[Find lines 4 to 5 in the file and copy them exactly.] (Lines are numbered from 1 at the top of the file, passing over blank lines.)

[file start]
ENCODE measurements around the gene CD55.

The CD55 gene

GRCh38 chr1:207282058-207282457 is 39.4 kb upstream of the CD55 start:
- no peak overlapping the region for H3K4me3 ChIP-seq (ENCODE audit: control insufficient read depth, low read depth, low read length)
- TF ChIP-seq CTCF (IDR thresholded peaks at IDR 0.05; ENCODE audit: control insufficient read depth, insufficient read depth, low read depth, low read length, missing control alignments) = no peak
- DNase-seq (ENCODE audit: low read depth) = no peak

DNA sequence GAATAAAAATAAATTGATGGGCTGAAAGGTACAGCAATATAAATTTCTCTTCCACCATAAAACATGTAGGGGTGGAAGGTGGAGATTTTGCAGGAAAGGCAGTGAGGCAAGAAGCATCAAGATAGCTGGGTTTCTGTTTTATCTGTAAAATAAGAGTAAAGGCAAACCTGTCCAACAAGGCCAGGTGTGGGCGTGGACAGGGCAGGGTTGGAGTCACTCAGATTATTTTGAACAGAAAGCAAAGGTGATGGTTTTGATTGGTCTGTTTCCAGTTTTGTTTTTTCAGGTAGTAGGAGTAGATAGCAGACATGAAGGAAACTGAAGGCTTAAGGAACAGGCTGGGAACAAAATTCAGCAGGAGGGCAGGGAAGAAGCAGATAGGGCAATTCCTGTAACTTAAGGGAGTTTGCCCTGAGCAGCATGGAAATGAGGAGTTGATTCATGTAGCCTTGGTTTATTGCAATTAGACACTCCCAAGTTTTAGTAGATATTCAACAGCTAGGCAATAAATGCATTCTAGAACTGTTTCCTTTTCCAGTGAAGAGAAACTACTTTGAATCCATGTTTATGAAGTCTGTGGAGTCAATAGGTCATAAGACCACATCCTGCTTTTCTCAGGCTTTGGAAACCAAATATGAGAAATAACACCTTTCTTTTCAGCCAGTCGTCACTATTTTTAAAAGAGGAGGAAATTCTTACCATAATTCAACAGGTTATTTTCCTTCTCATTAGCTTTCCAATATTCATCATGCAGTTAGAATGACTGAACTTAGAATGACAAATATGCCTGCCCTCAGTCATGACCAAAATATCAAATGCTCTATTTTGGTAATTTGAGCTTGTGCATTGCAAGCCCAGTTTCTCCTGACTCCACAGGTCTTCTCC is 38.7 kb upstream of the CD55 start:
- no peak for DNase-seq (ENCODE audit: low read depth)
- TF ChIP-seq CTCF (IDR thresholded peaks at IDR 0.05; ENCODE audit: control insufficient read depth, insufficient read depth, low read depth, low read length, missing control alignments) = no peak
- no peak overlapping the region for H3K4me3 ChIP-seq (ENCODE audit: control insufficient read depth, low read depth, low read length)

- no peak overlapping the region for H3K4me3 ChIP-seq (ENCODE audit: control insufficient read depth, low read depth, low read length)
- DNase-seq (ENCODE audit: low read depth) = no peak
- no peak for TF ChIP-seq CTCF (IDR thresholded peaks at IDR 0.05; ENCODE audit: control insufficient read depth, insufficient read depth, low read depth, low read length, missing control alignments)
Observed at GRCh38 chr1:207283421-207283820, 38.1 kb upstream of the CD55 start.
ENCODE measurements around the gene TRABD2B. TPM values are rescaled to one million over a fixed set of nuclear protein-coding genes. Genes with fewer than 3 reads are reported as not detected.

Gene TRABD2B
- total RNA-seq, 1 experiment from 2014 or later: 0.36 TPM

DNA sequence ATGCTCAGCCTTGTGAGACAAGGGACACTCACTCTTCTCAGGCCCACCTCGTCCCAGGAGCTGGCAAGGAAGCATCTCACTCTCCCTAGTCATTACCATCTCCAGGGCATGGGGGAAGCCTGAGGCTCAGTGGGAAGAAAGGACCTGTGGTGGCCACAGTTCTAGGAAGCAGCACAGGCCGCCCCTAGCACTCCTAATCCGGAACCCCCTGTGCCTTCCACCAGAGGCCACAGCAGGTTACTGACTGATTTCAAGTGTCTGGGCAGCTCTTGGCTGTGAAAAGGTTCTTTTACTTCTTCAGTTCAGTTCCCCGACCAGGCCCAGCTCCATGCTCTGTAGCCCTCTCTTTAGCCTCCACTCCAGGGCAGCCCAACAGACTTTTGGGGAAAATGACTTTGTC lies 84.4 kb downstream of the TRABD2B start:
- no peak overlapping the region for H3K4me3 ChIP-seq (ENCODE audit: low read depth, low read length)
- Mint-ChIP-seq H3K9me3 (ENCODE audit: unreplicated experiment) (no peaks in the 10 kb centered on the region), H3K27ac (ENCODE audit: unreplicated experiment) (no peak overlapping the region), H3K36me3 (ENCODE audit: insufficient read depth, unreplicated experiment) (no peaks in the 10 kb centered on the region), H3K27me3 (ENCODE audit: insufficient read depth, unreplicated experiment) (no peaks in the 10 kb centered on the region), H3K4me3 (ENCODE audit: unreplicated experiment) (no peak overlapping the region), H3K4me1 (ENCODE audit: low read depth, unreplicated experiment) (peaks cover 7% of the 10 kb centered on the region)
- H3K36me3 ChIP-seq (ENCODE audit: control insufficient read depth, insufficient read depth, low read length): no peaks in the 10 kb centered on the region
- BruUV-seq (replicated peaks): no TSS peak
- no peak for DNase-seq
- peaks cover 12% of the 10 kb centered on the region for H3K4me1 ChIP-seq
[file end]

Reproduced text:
- no peak overlapping the region for H3K4me3 ChIP-seq (ENCODE audit: control insufficient read depth, low read depth, low read length)
- TF ChIP-seq CTCF (IDR thresholded peaks at IDR 0.05; ENCODE audit: control insufficient read depth, insufficient read depth, low read depth, low read length, missing control alignments) = no peak